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Music | "Words and Music"

Kris Kristofferson and Mickey Newbury:
A Texas Connection

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by Dorothy Hamm
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There was another important songwriter in Nashville in the 60s, a Houston, Texas lad by the name of Mickey Newbury. Signed by Acuff-Rose in 1964, within a few years Newbury had cut quite an indelible swath in the music world. Tom Jones had a hit with Funny Familiar Forgotten Feelings, Eddy Arnold hit with Here Comes the Rain Baby, Solomon Burke hit with Time Is A Thief, Andy Williams hit with Sweet Memories and Kenny Rogers, a friend of Newbury's from school days in Houston, hit with Just Dropped In To See What Condition My Condition Was In.

He called himself a country artist, mostly because it wasn't cool to be country at that time, but his songs were universal, rising to the top of country, pop, rhythm & blues and easy listening charts. For a complete listing see: Discography at: http://www.mickeynewbury.com. Newbury would be inducted into the Nashville Songwriters Hall of Fame in 1980.

Newbury and Kristofferson became friends and it was Newbury who introduced Kristofferson to Roger Miller who was the first to record, Me and Bobbie McGee. When I asked about his friendship with Newbury, Kristofferson said:

"Mickey played the most important role of any single songwriter in my life. You could see a change in my writing after I met him. In particular, Sunday Morning Coming Down. Mickey was a true songwriter and really good at it. I feel real grateful to have known him."

Kristofferson and Newbury would each go their separate ways but remained lifelong friends. Harry Dean Stanton caught a Kristofferson performance and thought he would be perfect for the role of Cisco Pike in a movie by the same name, and just like that, Hollywood moved into Kristofferson's path. It was not anything he had previously pursued he says. Newbury, who possessed one of the most beautiful voices anywhere, recorded several albums of his own songs, but his reluctance to tour as a performer put him at odds with record labels. He left Nashville in the 1980s, and moved to the Oregon coast with the love of his life, Susan Pack. Kenny Rogers had introduced the couple when Susan, a singer and a former Miss Oregon, had toured with Rogers's group The First Edition. Newbury died at his home in Oregon in 2002 after a lengthy battle with emphysema. He and Susan had four children, Chris, Leah, Stephen and Laura Shayne.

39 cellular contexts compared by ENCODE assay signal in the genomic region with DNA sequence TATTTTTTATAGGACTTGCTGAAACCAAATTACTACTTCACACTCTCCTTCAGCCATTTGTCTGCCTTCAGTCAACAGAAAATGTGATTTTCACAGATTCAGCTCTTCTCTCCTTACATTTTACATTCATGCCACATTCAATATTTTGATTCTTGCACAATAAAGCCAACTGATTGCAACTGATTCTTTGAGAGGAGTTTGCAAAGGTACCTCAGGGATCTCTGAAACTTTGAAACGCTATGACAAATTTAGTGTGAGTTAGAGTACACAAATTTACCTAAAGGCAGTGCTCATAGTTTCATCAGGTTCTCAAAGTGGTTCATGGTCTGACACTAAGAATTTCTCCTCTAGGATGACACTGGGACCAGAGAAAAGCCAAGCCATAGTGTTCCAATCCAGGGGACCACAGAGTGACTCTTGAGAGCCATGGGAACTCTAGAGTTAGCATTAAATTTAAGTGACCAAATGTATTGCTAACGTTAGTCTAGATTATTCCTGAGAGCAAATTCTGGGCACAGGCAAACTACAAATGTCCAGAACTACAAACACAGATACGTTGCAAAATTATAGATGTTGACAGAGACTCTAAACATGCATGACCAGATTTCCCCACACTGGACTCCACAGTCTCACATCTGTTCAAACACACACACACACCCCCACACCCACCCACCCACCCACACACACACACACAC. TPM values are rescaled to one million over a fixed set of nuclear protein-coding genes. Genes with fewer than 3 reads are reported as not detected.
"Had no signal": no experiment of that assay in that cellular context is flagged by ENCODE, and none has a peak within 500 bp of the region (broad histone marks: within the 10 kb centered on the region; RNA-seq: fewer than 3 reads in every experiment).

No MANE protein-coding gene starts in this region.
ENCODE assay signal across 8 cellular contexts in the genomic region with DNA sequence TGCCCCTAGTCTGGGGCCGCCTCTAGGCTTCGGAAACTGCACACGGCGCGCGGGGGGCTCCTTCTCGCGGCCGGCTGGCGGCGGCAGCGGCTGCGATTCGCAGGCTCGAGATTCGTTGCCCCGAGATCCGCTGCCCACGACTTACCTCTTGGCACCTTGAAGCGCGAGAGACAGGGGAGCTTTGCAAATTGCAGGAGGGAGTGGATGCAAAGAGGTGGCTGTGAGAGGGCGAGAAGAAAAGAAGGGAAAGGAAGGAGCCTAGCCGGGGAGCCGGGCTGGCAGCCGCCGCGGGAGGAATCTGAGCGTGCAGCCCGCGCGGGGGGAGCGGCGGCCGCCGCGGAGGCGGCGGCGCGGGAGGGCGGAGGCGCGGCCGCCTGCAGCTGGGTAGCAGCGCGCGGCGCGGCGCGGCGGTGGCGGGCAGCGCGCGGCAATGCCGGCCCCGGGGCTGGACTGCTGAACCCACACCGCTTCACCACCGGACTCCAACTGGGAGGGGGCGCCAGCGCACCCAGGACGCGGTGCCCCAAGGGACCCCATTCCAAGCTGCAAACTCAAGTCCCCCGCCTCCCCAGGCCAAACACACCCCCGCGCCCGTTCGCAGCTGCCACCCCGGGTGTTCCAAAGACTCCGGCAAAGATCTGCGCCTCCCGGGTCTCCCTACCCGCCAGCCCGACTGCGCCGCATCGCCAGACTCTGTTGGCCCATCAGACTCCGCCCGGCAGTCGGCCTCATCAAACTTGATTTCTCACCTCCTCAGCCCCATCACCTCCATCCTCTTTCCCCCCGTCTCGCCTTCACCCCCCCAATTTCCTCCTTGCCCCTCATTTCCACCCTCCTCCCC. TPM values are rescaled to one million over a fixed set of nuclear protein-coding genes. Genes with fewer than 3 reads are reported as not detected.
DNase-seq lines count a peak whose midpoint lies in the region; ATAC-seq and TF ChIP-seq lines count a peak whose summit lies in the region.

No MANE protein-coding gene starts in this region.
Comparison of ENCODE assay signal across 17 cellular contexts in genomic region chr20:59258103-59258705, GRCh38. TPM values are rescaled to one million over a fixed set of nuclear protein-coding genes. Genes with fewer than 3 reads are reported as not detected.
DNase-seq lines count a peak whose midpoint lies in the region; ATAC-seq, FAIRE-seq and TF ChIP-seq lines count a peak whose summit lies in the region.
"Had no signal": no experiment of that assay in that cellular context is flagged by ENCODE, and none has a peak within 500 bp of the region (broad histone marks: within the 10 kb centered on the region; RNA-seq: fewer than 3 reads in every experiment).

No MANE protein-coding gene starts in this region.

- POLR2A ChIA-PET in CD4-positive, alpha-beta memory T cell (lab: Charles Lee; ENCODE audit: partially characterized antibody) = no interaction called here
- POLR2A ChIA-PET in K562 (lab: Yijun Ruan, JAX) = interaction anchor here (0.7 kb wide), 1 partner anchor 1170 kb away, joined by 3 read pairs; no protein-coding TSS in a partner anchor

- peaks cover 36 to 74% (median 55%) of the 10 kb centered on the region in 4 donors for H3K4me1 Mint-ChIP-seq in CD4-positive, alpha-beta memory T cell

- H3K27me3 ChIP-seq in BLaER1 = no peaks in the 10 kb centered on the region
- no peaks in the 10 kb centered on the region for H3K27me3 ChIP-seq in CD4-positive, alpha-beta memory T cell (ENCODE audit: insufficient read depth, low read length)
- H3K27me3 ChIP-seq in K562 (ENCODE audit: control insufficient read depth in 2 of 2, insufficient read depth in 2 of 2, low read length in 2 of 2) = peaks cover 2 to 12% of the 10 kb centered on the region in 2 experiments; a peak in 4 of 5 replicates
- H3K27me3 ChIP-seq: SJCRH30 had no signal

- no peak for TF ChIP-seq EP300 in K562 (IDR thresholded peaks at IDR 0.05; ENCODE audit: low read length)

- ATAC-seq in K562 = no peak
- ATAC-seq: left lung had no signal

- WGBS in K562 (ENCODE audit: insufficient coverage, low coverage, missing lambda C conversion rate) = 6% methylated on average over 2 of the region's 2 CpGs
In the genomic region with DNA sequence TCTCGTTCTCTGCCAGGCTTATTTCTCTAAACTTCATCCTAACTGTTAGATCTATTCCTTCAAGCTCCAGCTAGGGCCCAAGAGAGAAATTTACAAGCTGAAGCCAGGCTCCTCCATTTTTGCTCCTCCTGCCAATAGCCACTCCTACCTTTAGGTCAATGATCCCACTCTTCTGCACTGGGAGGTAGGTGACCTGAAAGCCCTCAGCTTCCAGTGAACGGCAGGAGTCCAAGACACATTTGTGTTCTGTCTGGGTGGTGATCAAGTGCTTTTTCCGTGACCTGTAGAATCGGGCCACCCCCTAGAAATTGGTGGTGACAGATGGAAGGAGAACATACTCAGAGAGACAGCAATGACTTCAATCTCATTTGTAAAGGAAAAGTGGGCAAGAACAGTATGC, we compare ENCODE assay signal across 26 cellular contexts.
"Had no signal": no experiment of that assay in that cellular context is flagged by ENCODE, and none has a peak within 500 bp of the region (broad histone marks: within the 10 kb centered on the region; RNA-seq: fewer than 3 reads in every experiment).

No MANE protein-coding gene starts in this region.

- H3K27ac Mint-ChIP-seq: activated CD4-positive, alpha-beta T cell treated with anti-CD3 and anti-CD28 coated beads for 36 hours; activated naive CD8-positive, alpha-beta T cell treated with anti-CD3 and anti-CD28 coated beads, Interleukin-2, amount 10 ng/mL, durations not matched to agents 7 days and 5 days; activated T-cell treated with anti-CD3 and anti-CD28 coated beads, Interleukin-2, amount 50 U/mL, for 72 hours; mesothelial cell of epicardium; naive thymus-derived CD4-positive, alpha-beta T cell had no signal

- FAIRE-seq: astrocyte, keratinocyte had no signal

San Francisco Mabel Joy Video Shoot, Kris Kristofferson
San Francisco Mabel Joy Video Shoot
L to R, Waylon Payne, Sarah Jannett, Laura Shayne Newbury Hunsucker, Kris Kristofferson, Kacey Jones. Courtesy Kacey Jones
In a chain of events that support the theory that life is a circle, Kacey Jones, a Nashville-based singer, became friends with Newbury's mother Mamie, a beautiful, feisty lady who lives near Houston. Their friendship led to Jones recording an album of Newbury's songs. (http://www.kaceyjonessingsmickeynewbury.com) One of the songs, San Francisco Mabel Joy, has been recorded by a wide range of artists, from Joan Baez to David Allen Coe. It tells a poignant story of a young farmer who hops a freight train in Georgia and ends up in L.A. Homeless and lonely he falls in love with a lady of the evening, Mabel Joy. He has an unpleasant encounter with a merchant marine at Mabel Joy's door and ends up in prison.

It's a story that lends itself very well to video production and this spring collaborators came to Austin, Texas to add film to the song Newbury wrote more than 40 years ago. Waylon Payne, son of the late Sammi Smith plays the young farmer. Newbury's youngest daughter Laura Shayne plays Mabel Joy. Kristofferson plays the merchant marine. There are also cameo appearances by Mamie and Newbury's brother Jerry. The video is expected to air on the major music video channels but it can also be viewed at: http://video.google.com/videoplay?docid=-6349916019740296537

Kristofferson recently marked his 70th birthday. Among numerous ACM, CMA and Grammy awards was induction into the Texas Country Music Hall of Fame in Carthage, Texas in 2003. When he is not recording, touring, making movies, music videos, accepting awards and other honors, he lives in Hawaii with his third wife and their five children.

"I'm flattered to be recognized. It validates your feeling about whether you are doing the right thing," he said when asked how it feels to be the recipient of so many accolades. But I get most of my validation from my 8 kids and 2 grandchildren," he said.

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Dorothy Hamm
"Words and Music" Column
- June 8, 2006 column

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